Fort McCoy News September 27, 2013

Wisconsin Guard unit training master gunners

Public Affairs Staff

Wisconsin National Guard Soldiers conducted special training sessions at Fort McCoy to develop weapons subject-matter experts who will help support unit firing prowess.

Photo 1 for master gunner article
Members of the 32nd Infantry Brigade Combat Team conduct sight-in training with M2 machine guns.

Lt. Col. Brad Anderson, 32nd Infantry Combat Brigade Team (IBCT) brigade executive officer, said the 32nd is conducting two training courses: an 11-day basic light infantry master gunner course, and a seven-day advanced light infantry master gunner (heavy weapons) course.

Anderson said in the 1990s the training was for active-duty troops. The 32nd first conducted the training when it was deployed to support Operation Iraqi Freedom in 2005. The unit has been conducting master gunner courses on an annual basis at Fort McCoy since 2007, except in 2009 when it again was deployed. The 32nd held its first advanced course at Fort McCoy in mid-September.

"The purpose of the training is to develop a cadre of subject- matter experts in small arms and own-the-night (night-vision) equipment organic to the 32nd IBCT," Anderson said. "These trained personnel will return to their units to serve as master trainers, increasing unit proficiency in marksmanship and the execution of weapons-related tasks."

As a result of the training, each platoon will have a platoon master gunner and each company will have a company master gunner to provide expert instruction and support to help improve overall unit marksmanship, he said.

The master gunners can help unit members increase their proficiency in day and night firing and improve their knowledge of how to use the various day and night optics to improve their weapons skills.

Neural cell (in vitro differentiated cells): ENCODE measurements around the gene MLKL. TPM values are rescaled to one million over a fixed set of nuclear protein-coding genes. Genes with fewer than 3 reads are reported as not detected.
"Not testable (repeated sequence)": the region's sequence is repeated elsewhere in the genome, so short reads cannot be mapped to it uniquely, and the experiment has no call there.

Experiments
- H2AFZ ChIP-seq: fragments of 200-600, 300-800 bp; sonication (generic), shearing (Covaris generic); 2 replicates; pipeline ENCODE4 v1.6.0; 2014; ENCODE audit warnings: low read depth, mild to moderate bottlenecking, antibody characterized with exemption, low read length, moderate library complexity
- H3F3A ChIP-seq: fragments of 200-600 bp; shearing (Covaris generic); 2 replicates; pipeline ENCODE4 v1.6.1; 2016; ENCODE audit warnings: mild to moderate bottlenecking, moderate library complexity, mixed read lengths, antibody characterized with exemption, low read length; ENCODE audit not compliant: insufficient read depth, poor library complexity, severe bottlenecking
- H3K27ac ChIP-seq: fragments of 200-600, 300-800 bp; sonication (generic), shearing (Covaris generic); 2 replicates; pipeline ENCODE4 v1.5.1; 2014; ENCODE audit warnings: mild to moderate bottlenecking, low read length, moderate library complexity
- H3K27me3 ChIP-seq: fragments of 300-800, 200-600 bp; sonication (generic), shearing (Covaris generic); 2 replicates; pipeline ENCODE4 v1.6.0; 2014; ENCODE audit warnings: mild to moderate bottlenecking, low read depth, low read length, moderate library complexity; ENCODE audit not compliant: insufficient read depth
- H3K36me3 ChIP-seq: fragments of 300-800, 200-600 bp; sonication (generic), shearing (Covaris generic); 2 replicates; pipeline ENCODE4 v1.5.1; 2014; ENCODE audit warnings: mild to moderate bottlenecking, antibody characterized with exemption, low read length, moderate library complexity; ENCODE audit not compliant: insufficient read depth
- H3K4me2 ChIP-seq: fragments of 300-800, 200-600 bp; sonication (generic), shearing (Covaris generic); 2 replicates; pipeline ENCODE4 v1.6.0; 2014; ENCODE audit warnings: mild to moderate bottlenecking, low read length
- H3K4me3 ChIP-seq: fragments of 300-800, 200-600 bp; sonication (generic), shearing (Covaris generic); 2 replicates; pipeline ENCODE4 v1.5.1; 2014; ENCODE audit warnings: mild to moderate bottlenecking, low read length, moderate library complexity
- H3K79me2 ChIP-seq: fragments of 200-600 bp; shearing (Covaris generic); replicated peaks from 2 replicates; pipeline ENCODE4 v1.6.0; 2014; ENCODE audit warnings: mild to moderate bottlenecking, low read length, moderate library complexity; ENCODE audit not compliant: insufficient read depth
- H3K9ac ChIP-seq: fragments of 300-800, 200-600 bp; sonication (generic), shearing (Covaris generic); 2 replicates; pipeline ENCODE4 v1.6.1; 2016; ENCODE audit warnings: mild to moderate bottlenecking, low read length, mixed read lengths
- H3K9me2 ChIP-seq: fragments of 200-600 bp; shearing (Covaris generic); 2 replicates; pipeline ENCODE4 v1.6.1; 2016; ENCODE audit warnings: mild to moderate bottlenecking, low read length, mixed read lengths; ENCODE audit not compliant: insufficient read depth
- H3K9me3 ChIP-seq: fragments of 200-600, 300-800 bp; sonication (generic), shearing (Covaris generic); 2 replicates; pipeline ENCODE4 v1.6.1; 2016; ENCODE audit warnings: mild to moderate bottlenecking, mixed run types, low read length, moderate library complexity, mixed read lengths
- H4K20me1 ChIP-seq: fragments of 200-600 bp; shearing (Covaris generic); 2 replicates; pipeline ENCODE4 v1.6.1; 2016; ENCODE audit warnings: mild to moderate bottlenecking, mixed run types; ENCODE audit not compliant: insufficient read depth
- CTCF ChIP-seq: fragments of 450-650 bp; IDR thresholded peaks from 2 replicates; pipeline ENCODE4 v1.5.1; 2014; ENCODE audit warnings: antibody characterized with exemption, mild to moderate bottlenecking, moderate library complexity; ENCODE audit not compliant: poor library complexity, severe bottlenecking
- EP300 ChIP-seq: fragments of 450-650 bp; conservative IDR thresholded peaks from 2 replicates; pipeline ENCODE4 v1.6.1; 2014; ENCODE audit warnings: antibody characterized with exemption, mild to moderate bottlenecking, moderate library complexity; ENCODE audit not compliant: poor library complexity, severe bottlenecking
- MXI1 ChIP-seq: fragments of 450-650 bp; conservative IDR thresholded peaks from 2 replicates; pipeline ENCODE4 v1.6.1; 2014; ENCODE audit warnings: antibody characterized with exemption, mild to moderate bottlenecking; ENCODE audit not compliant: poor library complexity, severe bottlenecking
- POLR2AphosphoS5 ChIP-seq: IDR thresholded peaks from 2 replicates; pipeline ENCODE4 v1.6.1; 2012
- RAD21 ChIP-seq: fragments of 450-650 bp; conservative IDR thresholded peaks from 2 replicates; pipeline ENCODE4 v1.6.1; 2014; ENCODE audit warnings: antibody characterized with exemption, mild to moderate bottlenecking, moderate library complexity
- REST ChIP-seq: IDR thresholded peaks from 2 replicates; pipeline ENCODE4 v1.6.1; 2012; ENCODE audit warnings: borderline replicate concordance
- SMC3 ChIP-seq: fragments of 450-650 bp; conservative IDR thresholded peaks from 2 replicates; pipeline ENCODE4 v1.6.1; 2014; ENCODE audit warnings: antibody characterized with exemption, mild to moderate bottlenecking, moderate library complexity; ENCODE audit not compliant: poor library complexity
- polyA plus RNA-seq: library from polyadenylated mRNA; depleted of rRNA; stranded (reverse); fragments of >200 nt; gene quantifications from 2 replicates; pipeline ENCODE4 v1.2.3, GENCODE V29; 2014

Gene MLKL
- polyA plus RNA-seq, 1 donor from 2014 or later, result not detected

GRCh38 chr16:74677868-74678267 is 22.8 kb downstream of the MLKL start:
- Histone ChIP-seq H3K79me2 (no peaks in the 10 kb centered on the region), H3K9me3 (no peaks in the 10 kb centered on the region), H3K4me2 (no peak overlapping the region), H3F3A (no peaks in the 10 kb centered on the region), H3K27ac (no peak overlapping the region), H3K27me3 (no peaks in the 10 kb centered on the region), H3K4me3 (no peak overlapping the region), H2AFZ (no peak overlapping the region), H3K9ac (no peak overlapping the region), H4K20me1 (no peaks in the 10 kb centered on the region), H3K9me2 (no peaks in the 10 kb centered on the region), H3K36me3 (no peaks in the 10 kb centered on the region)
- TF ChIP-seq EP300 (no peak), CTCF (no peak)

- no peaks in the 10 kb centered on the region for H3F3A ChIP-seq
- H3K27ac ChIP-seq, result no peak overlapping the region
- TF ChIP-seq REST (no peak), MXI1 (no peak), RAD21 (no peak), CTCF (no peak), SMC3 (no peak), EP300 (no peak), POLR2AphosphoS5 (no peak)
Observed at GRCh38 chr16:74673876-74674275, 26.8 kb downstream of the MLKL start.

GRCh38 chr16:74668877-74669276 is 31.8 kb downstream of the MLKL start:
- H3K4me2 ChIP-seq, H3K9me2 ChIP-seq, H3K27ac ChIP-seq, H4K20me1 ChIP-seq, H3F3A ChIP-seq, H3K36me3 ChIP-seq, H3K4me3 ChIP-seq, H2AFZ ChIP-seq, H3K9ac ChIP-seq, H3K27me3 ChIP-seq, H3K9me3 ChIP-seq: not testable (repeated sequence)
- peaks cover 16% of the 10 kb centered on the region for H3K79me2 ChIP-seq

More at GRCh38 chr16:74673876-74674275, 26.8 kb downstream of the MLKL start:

Sgt. 1st Class Ken Moninski, the 32nd IBCT infantry platoon sergeant for A Company of the 2nd, 127th Infantry Battalion, said the basic marksmanship training already has paid dividends. Approximately 40 percent of unit members who previously qualified as marksman (the lowest qualification standard) now qualify as expert (the highest qualification standard) after the master gunners' knowledge was incorporated into the process.

Photo 2 for master gunner article
Soldiers with the 32nd Infantry Brigade Combat Team train on mounted M2 machine-gun fire.

"This training goes way beyond what Soldiers do over the year to qualify with the weapons," Moninski said. "They fire many more rounds than they would fire otherwise. This hands-on training gives them a better feel for the weapons and more confidence."

During the instruction, master gunner trainees also have had the opportunity to train with any new weapons systems the unit has received, he said.

"We also keep track of the scores when they're training at Fort McCoy to create a competitive atmosphere where everyone strives to do their best," Anderson said. The participants must pass a number of written tests to demonstrate their knowledge of the systems.

In a recent course, 30 of the 32 Soldiers training achieved the expert distinction in night firing, which is an awesome percentage, he said.

The goal is to make the Soldiers so proficient in weapons firing that the enemy knows they are overmatched, he said.

Sgt. Seth Ratajczyk, a member of the 32nd IBCT's C Company of the 1st, 128th Infantry Battalion, said the advanced training provided a lot of hands-on opportunities with the weapons, which included the M2 machine guns and the MK19 grenade launchers.

The basic course includes the M9 pistol, the M4 rifle and the M203, M249, and M24B machine guns and associated night-vision equipment.

"We learned everything about the firing techniques," Ratajczyk said. "We learn about the sights, the movement and carrying of the weapons, and the optics of the weapons."

Sgt. Matt Semke, also a member of C Company of the 1st, 128th, said the increased hands-on training made him more confident he could handle firing and learning the optics of the system.

"I'm a squad/team leader so I don't get (a lot of) shooting opportunities," he said. "This course will let us take the same information back to all of the Soldiers so they know how to do it right."

"I like to say this training will create a big ripple effect. It's like a drop in water that will spread out from there and influence the entire body of water."